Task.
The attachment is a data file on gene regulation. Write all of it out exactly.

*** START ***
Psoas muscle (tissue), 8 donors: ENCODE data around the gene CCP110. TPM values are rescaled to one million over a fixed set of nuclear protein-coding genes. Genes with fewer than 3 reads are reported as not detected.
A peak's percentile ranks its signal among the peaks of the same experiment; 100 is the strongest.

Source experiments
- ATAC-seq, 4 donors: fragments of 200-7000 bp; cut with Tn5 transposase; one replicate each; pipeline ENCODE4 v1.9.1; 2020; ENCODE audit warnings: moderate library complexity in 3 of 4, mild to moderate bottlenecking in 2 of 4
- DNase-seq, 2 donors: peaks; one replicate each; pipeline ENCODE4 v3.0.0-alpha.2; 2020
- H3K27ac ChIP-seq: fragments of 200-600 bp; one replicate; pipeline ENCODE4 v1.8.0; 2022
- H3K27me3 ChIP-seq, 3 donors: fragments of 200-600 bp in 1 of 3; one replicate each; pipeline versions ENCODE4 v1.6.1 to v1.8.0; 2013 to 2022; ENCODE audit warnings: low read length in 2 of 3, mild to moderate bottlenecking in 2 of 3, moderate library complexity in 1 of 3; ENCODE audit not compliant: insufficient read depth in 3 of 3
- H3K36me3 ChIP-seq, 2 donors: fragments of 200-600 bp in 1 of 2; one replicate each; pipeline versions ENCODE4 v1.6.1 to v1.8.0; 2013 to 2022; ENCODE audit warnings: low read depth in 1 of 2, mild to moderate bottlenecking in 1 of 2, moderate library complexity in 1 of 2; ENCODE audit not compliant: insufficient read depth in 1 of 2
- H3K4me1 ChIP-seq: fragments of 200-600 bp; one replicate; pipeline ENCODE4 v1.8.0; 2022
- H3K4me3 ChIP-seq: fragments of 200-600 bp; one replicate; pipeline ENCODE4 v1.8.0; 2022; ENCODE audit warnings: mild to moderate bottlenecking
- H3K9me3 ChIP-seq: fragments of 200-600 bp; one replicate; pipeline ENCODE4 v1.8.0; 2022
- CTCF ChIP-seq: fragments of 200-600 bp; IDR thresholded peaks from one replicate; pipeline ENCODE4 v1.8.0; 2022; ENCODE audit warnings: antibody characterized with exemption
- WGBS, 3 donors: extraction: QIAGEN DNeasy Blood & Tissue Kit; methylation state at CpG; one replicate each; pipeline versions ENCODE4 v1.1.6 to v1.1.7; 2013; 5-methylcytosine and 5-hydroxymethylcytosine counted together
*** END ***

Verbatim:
Psoas muscle (tissue), 8 donors: ENCODE data around the gene CCP110. TPM values are rescaled to one million over a fixed set of nuclear protein-coding genes. Genes with fewer than 3 reads are reported as not detected.
A peak's percentile ranks its signal among the peaks of the same experiment; 100 is the strongest.

Source experiments
- ATAC-seq, 4 donors: fragments of 200-7000 bp; cut with Tn5 transposase; one replicate each; pipeline ENCODE4 v1.9.1; 2020; ENCODE audit warnings: moderate library complexity in 3 of 4, mild to moderate bottlenecking in 2 of 4
- DNase-seq, 2 donors: peaks; one replicate each; pipeline ENCODE4 v3.0.0-alpha.2; 2020
- H3K27ac ChIP-seq: fragments of 200-600 bp; one replicate; pipeline ENCODE4 v1.8.0; 2022
- H3K27me3 ChIP-seq, 3 donors: fragments of 200-600 bp in 1 of 3; one replicate each; pipeline versions ENCODE4 v1.6.1 to v1.8.0; 2013 to 2022; ENCODE audit warnings: low read length in 2 of 3, mild to moderate bottlenecking in 2 of 3, moderate library complexity in 1 of 3; ENCODE audit not compliant: insufficient read depth in 3 of 3
- H3K36me3 ChIP-seq, 2 donors: fragments of 200-600 bp in 1 of 2; one replicate each; pipeline versions ENCODE4 v1.6.1 to v1.8.0; 2013 to 2022; ENCODE audit warnings: low read depth in 1 of 2, mild to moderate bottlenecking in 1 of 2, moderate library complexity in 1 of 2; ENCODE audit not compliant: insufficient read depth in 1 of 2
- H3K4me1 ChIP-seq: fragments of 200-600 bp; one replicate; pipeline ENCODE4 v1.8.0; 2022
- H3K4me3 ChIP-seq: fragments of 200-600 bp; one replicate; pipeline ENCODE4 v1.8.0; 2022; ENCODE audit warnings: mild to moderate bottlenecking
- H3K9me3 ChIP-seq: fragments of 200-600 bp; one replicate; pipeline ENCODE4 v1.8.0; 2022
- CTCF ChIP-seq: fragments of 200-600 bp; IDR thresholded peaks from one replicate; pipeline ENCODE4 v1.8.0; 2022; ENCODE audit warnings: antibody characterized with exemption
- WGBS, 3 donors: extraction: QIAGEN DNeasy Blood & Tissue Kit; methylation state at CpG; one replicate each; pipeline versions ENCODE4 v1.1.6 to v1.1.7; 2013; 5-methylcytosine and 5-hydroxymethylcytosine counted together